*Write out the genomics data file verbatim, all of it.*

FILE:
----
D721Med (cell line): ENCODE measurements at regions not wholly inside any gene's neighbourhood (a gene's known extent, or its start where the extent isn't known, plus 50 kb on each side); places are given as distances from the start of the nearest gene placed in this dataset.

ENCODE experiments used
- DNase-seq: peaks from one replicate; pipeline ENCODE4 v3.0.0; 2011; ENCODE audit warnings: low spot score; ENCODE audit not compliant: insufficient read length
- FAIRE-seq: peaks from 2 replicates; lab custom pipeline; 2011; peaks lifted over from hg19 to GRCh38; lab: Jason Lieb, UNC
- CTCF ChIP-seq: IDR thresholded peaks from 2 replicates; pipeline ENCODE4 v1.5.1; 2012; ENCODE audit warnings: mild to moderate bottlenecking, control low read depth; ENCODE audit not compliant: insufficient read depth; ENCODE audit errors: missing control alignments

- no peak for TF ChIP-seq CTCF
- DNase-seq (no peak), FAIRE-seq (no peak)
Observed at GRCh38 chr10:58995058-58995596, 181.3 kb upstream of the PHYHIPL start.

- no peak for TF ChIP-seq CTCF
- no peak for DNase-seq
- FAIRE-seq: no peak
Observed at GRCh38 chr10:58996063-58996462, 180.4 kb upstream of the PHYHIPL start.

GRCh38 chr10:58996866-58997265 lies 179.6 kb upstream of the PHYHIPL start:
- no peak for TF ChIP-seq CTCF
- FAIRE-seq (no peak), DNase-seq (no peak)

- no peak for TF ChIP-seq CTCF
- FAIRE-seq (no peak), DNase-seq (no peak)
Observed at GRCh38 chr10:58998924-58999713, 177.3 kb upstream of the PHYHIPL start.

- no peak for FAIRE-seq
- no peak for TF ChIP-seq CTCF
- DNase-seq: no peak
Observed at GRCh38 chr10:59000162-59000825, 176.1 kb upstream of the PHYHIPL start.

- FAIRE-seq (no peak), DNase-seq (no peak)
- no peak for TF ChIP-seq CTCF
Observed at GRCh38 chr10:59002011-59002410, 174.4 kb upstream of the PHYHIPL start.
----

D721Med (cell line): ENCODE measurements at regions not wholly inside any gene's neighbourhood (a gene's known extent, or its start where the extent isn't known, plus 50 kb on each side); places are given as distances from the start of the nearest gene placed in this dataset.

ENCODE experiments used
- DNase-seq: peaks from one replicate; pipeline ENCODE4 v3.0.0; 2011; ENCODE audit warnings: low spot score; ENCODE audit not compliant: insufficient read length
- FAIRE-seq: peaks from 2 replicates; lab custom pipeline; 2011; peaks lifted over from hg19 to GRCh38; lab: Jason Lieb, UNC
- CTCF ChIP-seq: IDR thresholded peaks from 2 replicates; pipeline ENCODE4 v1.5.1; 2012; ENCODE audit warnings: mild to moderate bottlenecking, control low read depth; ENCODE audit not compliant: insufficient read depth; ENCODE audit errors: missing control alignments

- no peak for TF ChIP-seq CTCF
- DNase-seq (no peak), FAIRE-seq (no peak)
Observed at GRCh38 chr10:58995058-58995596, 181.3 kb upstream of the PHYHIPL start.

- no peak for TF ChIP-seq CTCF
- no peak for DNase-seq
- FAIRE-seq: no peak
Observed at GRCh38 chr10:58996063-58996462, 180.4 kb upstream of the PHYHIPL start.

GRCh38 chr10:58996866-58997265 lies 179.6 kb upstream of the PHYHIPL start:
- no peak for TF ChIP-seq CTCF
- FAIRE-seq (no peak), DNase-seq (no peak)

- no peak for TF ChIP-seq CTCF
- FAIRE-seq (no peak), DNase-seq (no peak)
Observed at GRCh38 chr10:58998924-58999713, 177.3 kb upstream of the PHYHIPL start.

- no peak for FAIRE-seq
- no peak for TF ChIP-seq CTCF
- DNase-seq: no peak
Observed at GRCh38 chr10:59000162-59000825, 176.1 kb upstream of the PHYHIPL start.

- FAIRE-seq (no peak), DNase-seq (no peak)
- no peak for TF ChIP-seq CTCF
Observed at GRCh38 chr10:59002011-59002410, 174.4 kb upstream of the PHYHIPL start.